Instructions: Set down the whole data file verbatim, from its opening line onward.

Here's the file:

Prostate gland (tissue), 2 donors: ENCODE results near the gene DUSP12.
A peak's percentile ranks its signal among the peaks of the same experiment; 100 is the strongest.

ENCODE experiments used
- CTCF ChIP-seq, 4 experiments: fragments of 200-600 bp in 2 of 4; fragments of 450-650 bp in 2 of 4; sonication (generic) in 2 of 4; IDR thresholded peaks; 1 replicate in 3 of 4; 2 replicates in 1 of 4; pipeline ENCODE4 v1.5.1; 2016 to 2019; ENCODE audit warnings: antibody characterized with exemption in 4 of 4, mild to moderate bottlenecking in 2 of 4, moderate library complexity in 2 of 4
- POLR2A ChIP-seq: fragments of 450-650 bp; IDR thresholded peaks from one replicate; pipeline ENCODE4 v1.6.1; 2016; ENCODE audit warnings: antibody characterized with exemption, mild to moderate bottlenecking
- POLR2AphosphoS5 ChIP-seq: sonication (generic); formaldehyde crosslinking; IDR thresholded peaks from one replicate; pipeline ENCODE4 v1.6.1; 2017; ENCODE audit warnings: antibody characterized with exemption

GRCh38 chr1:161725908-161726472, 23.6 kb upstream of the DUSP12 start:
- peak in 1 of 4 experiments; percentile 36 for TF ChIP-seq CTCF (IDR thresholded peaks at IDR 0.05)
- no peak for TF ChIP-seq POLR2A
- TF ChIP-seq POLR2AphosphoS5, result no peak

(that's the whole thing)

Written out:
Prostate gland (tissue), 2 donors: ENCODE results near the gene DUSP12.
A peak's percentile ranks its signal among the peaks of the same experiment; 100 is the strongest.

ENCODE experiments used
- CTCF ChIP-seq, 4 experiments: fragments of 200-600 bp in 2 of 4; fragments of 450-650 bp in 2 of 4; sonication (generic) in 2 of 4; IDR thresholded peaks; 1 replicate in 3 of 4; 2 replicates in 1 of 4; pipeline ENCODE4 v1.5.1; 2016 to 2019; ENCODE audit warnings: antibody characterized with exemption in 4 of 4, mild to moderate bottlenecking in 2 of 4, moderate library complexity in 2 of 4
- POLR2A ChIP-seq: fragments of 450-650 bp; IDR thresholded peaks from one replicate; pipeline ENCODE4 v1.6.1; 2016; ENCODE audit warnings: antibody characterized with exemption, mild to moderate bottlenecking
- POLR2AphosphoS5 ChIP-seq: sonication (generic); formaldehyde crosslinking; IDR thresholded peaks from one replicate; pipeline ENCODE4 v1.6.1; 2017; ENCODE audit warnings: antibody characterized with exemption

GRCh38 chr1:161725908-161726472, 23.6 kb upstream of the DUSP12 start:
- peak in 1 of 4 experiments; percentile 36 for TF ChIP-seq CTCF (IDR thresholded peaks at IDR 0.05)
- no peak for TF ChIP-seq POLR2A
- TF ChIP-seq POLR2AphosphoS5, result no peak